Swift was first team All-Ohio Valley Conference all three varsity seasons during an era when the OVC was heavily integrated and the ACC and SEC were almost entirely white. That’s an important reason why ETSU beat the likes of Duke and Dave Cowens-led Florida State, which the Bucs beat in the 1968 NCAA Tournament.
ETSU’s freshmen also beat Tennessee in Knoxville when Swift played. George Pitts was Swift’s teammate and Gary Scheuerman was their coach.
Swift talked trash and scored a game-high 26 points against A.W. Davis’ Vols, which included Bill Justus and Billy Hann. Justus and Hann averaged 11.2 and 4.9 points, respectively, the following year on an SEC championship team.
Tennessee coach Ray Mears wanted Swift to transfer to UT, which would’ve been fine with the intense Scheuerman. The challenging Swift got on his last nerve when he made a hard foul at Brevard Junior College (Swift always contended it was retaliation). The following day Scheuerman said he went to varsity coach Madison Brooks and said, in so many words, “either Skeeter goes or I go.” Scheuerman said Brooks made it clear Skeeter wasn’t going.
So the incident essentially ended Scheuerman’s college coaching career as a graduate assistant. He went on to coach at the high school level, and took Melissa McCray-led Science Hill to two state tournaments in the mid-80s.
But Scheuerman and Skeeter grew close. In fact, the three of us went to watch Pitts’ King University host Lees-McRae on Senior Night in late February. After a touch foul was whistled at one point, Scheuerman said it reminded him of the soft contact Skeeter had gotten so worked up about 51 years earlier against Brevard.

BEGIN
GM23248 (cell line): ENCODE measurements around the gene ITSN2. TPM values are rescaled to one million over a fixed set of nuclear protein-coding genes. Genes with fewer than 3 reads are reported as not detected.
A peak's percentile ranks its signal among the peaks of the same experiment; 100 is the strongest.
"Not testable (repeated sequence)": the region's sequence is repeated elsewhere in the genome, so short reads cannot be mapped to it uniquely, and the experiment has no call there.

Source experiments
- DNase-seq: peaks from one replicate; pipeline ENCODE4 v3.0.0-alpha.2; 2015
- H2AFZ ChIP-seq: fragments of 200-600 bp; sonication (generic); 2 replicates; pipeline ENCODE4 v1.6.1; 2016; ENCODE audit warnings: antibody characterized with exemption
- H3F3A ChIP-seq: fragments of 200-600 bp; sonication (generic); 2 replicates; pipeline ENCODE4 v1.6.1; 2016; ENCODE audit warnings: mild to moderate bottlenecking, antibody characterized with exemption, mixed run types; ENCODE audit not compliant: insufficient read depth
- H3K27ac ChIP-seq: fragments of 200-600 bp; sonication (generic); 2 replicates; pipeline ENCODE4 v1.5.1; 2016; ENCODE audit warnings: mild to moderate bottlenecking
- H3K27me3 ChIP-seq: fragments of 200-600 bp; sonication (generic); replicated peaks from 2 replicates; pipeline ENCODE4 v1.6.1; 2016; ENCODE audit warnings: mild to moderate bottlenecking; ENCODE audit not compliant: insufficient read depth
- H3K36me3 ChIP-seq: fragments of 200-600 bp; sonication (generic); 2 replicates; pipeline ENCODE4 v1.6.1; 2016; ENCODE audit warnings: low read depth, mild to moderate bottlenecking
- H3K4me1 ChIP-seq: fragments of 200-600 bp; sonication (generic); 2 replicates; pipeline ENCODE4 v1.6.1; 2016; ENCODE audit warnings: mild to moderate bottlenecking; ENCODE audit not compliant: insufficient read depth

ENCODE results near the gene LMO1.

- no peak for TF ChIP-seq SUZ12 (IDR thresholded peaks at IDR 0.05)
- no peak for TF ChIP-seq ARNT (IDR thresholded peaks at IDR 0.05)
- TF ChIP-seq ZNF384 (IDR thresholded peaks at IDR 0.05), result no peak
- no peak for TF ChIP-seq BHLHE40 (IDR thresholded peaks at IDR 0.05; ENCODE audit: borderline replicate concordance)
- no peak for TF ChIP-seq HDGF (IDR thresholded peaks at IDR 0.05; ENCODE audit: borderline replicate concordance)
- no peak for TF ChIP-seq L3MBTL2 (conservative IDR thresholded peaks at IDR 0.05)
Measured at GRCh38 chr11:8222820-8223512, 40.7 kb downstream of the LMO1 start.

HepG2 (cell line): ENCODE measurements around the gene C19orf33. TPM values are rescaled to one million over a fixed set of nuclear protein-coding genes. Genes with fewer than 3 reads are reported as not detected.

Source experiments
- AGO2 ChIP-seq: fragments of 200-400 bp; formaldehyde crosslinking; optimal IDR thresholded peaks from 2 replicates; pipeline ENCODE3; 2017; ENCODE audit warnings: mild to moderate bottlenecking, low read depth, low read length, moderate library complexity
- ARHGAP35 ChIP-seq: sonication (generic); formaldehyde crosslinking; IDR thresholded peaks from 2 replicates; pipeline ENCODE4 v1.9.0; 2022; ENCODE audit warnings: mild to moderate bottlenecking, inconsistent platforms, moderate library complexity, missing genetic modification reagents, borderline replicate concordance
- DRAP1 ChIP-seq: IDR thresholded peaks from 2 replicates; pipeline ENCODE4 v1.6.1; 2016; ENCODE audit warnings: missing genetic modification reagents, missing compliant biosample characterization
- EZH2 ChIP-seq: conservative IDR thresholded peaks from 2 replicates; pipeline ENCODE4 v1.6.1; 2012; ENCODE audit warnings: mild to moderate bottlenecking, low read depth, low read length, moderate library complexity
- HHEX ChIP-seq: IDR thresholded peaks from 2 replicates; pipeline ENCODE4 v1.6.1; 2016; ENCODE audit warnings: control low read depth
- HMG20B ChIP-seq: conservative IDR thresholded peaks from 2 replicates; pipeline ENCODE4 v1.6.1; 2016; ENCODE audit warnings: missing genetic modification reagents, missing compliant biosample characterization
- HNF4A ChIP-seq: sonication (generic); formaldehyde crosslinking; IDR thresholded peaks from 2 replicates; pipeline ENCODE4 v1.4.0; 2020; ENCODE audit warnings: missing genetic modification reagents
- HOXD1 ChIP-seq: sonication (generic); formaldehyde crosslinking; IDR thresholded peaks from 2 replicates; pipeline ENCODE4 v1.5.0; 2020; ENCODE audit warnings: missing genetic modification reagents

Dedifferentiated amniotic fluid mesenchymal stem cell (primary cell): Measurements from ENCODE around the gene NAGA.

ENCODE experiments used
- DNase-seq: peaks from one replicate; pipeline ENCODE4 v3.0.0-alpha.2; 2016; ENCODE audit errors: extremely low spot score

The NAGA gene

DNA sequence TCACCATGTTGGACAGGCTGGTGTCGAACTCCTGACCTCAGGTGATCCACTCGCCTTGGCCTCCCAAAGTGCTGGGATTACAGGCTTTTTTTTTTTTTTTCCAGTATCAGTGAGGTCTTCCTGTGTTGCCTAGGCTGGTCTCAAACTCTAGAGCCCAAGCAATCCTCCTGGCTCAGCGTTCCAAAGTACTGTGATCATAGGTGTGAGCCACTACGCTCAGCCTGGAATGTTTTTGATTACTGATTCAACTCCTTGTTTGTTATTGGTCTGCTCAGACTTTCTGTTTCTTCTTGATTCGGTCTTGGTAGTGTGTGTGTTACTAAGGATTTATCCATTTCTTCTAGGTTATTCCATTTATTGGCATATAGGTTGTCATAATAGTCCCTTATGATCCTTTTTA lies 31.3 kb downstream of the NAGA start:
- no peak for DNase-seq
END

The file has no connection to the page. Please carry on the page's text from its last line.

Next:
Skeeter took the bait for a moment, his intense eyes opened as wide as his mouth. And Scheuerman laughed and patted him on the back while Skeeter began talking about the Brevard player that ran him into the wall for umpteenth time.
That night turned out to be the last time I hung out with Skeeter, who I’d talked to and visited countless hours. As unwitting good-bye scenes go, nothing better could’ve been expected.
Pitts’ team won, we laughed and shared memories and Skeeter was happy that I’d found him a Buccaneer yearbook from his senior year (1968-69). It was part of what, in hindsight, feels like a full-circle kind of year.
Skeeter went to watch the Spurs last spring in San Antonio, where he concluded his pro career. Last summer we celebrated his 70th birthday. And we went to visit Rogersville, where he’d begun his coaching career, and to Mountain City to catch up with 95-year-old Ralph Stout, who officiated many of Skeeter’s games and recommended Swift to ABA coach Babe McCarthy.
Stout’s wife told Skeeter they’d recently celebrated their 75th anniversary. Skeeter quickly countered with the fact that he’d been married five times.
This winter Skeeter went with his son Scott to watch Duke host Appalachian State in Cameron Indoor Stadium, where he’d scored a team-high 20 points in ETSU’s 71-63 win at No. 9 Duke during his senior season. Skeeter also got to see a couple of 3-pointers from Appalachian State’s Patrick Good, who he’d watched play several games in high school.
Coach Mike Krzyzewski had even heard of Skeeter, and visited with him and Scott some 30 minutes after the game. And Coach K sent emailed Scott condolences when Skeeter died.
Skeeter would’ve described this a grand finale: pastor Calvin Duncan is coming to Johnson City to do his funeral on Saturday in Brooks Gym. Duncan helped Skeeter go 61-1 at Oak Hill Academy before scoring more than 1,800 points at VCU and getting drafted 30th overall by the Chicago Bulls.
But he bypassed the NBA to become a preacher, and Skeeter invariably cried when telling Duncan’s rags-to-spiritual-riches tale.
The final score from when ETSU beat Austin Peay in overtime will be lit on the scoreboard. Skeeter hit a buzzer-beater from beyond halfcourt in that one.